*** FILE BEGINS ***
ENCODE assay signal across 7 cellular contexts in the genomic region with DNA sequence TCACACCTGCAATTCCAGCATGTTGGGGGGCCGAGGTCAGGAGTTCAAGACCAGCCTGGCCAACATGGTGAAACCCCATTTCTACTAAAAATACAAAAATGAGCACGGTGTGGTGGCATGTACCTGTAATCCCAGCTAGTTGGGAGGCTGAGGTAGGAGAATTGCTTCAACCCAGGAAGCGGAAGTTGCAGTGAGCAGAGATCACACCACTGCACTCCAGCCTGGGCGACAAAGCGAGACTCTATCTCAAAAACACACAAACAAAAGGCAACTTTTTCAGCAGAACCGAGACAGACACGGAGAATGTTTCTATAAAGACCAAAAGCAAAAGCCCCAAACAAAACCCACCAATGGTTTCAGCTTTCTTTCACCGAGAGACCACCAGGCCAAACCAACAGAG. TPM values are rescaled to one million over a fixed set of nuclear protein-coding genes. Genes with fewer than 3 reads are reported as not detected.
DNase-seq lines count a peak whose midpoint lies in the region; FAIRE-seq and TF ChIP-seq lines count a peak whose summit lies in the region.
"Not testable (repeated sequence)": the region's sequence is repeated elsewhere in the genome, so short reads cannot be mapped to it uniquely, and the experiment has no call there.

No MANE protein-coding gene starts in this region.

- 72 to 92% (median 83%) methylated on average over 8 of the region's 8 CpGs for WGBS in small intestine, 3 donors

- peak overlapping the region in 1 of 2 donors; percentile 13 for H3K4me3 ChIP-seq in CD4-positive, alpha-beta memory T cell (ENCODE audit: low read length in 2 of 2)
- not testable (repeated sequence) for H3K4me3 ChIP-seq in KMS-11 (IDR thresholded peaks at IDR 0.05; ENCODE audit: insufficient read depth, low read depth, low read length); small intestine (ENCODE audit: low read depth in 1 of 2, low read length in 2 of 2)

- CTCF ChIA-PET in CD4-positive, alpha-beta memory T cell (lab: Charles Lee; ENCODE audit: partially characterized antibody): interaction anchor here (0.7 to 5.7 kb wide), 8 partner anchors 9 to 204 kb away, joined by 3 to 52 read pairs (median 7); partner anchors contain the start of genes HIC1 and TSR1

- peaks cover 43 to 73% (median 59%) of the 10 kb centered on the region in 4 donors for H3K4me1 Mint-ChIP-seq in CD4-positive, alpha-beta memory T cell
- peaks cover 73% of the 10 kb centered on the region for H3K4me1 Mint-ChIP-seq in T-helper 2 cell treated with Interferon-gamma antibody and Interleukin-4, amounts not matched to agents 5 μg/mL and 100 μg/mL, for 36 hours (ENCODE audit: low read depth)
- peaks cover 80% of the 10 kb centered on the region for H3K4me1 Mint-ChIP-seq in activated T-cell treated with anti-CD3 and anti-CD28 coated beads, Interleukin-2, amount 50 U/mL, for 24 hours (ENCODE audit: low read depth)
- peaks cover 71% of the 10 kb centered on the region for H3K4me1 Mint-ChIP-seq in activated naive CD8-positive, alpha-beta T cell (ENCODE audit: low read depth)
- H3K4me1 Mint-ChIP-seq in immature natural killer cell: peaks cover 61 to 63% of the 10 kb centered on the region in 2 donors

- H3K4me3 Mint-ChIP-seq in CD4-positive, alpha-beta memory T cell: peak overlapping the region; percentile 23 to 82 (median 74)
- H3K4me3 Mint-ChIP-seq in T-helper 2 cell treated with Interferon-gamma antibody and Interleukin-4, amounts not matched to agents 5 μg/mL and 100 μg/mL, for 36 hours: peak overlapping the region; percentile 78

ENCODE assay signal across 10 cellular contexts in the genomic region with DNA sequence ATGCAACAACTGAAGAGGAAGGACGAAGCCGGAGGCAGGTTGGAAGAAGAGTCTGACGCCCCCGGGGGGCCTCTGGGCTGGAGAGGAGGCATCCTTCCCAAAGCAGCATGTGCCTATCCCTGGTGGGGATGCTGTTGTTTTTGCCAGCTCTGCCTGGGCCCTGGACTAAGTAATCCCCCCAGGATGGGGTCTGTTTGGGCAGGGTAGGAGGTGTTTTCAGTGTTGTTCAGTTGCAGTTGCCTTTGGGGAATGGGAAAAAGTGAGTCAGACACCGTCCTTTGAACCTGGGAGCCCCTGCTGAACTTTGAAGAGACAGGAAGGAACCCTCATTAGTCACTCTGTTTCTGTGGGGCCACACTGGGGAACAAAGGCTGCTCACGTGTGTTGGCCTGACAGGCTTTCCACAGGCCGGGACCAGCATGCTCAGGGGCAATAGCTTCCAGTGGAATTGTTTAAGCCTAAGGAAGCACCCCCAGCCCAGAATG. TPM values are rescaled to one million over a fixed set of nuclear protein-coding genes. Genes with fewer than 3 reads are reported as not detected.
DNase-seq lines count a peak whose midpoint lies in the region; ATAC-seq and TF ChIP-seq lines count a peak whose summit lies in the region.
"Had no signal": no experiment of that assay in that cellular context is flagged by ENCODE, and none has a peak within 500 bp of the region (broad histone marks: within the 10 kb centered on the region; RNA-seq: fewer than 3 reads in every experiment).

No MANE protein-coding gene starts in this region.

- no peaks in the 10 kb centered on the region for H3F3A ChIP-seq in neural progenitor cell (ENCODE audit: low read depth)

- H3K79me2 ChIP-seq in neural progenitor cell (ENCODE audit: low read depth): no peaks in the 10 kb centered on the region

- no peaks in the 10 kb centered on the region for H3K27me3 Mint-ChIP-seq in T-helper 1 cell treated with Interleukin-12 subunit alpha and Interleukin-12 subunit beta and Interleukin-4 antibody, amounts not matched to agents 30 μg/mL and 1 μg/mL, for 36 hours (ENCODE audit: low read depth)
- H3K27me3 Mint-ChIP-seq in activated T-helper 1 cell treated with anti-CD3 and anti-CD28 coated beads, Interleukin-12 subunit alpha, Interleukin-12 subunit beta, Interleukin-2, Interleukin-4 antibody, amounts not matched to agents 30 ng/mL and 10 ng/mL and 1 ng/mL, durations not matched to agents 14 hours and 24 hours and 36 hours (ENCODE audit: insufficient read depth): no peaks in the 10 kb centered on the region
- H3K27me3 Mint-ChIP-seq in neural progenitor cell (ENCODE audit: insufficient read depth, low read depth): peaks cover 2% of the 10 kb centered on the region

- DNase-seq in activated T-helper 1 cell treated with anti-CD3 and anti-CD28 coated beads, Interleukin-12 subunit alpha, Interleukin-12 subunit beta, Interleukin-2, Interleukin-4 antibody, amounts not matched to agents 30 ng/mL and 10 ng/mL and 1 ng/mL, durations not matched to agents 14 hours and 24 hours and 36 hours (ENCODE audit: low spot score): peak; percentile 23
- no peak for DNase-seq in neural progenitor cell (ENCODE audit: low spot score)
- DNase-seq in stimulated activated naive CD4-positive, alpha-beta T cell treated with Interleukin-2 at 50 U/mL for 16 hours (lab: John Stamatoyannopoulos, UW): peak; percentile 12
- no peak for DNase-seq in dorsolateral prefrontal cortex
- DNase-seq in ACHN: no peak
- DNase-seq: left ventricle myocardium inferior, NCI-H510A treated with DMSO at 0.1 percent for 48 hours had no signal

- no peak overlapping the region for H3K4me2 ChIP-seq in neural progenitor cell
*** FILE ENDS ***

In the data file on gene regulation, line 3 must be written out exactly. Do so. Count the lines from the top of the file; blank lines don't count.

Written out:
"Not testable (repeated sequence)": the region's sequence is repeated elsewhere in the genome, so short reads cannot be mapped to it uniquely, and the experiment has no call there.